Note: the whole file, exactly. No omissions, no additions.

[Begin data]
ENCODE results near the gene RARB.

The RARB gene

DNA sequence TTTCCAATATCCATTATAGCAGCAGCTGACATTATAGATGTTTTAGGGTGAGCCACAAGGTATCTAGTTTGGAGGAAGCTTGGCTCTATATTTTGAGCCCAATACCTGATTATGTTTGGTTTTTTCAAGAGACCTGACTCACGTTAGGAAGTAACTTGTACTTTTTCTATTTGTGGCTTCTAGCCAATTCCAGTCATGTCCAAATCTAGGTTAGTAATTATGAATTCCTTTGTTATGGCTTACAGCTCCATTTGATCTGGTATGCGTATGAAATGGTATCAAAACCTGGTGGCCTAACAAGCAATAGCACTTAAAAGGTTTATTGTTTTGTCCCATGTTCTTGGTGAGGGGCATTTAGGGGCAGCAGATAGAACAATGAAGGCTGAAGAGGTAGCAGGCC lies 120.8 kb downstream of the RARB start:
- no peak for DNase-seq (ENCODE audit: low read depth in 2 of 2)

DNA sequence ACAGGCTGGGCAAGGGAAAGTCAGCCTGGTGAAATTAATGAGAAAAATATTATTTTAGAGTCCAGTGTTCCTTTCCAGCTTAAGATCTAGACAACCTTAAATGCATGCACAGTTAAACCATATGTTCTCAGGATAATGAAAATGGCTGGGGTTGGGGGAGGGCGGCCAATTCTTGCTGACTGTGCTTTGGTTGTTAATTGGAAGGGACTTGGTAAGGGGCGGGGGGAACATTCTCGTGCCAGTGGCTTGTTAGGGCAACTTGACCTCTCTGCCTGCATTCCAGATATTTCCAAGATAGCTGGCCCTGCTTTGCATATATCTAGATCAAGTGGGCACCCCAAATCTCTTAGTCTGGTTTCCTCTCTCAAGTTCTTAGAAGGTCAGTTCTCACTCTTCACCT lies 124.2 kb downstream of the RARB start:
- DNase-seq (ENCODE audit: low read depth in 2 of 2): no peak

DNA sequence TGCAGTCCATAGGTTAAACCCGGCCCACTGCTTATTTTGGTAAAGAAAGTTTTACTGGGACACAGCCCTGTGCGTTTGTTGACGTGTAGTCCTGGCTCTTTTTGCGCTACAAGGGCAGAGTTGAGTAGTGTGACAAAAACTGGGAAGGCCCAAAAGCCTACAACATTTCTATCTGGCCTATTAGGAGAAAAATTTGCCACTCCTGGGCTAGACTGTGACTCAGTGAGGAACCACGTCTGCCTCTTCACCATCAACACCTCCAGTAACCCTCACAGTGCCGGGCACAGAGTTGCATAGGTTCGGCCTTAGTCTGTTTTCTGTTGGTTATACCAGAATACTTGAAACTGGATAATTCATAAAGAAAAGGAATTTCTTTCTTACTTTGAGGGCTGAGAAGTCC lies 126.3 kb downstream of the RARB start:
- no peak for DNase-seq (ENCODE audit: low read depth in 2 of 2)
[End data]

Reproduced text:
ENCODE results near the gene RARB.

The RARB gene

DNA sequence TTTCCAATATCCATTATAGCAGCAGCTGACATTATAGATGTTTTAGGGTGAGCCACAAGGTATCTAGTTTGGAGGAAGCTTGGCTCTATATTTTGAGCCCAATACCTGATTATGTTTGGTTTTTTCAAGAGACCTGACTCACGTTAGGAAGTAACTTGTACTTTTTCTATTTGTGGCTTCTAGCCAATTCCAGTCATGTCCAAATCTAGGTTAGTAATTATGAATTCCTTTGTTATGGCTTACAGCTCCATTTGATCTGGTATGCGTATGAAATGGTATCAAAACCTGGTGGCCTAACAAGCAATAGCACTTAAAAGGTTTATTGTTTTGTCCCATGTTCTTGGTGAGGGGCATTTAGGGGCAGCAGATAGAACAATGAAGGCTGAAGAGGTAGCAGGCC lies 120.8 kb downstream of the RARB start:
- no peak for DNase-seq (ENCODE audit: low read depth in 2 of 2)

DNA sequence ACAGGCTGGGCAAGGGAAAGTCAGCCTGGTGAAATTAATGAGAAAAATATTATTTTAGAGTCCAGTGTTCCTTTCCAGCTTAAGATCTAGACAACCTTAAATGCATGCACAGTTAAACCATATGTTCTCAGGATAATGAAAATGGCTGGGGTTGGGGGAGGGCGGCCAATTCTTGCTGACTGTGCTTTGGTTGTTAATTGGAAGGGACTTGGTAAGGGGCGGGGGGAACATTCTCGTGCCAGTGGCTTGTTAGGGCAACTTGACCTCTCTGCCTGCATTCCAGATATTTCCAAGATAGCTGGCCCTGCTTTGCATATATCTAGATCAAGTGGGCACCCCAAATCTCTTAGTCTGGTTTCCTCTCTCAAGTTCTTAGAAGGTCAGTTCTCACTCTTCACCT lies 124.2 kb downstream of the RARB start:
- DNase-seq (ENCODE audit: low read depth in 2 of 2): no peak

DNA sequence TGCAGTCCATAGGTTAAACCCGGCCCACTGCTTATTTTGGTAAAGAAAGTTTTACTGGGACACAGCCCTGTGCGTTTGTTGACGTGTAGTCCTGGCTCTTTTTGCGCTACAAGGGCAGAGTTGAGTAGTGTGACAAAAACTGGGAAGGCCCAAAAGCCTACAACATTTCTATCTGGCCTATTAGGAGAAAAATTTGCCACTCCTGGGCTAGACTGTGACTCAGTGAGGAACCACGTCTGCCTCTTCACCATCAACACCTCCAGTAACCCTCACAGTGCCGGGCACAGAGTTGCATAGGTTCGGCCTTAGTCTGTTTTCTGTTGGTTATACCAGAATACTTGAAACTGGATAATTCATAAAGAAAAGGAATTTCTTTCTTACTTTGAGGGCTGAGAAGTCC lies 126.3 kb downstream of the RARB start:
- no peak for DNase-seq (ENCODE audit: low read depth in 2 of 2)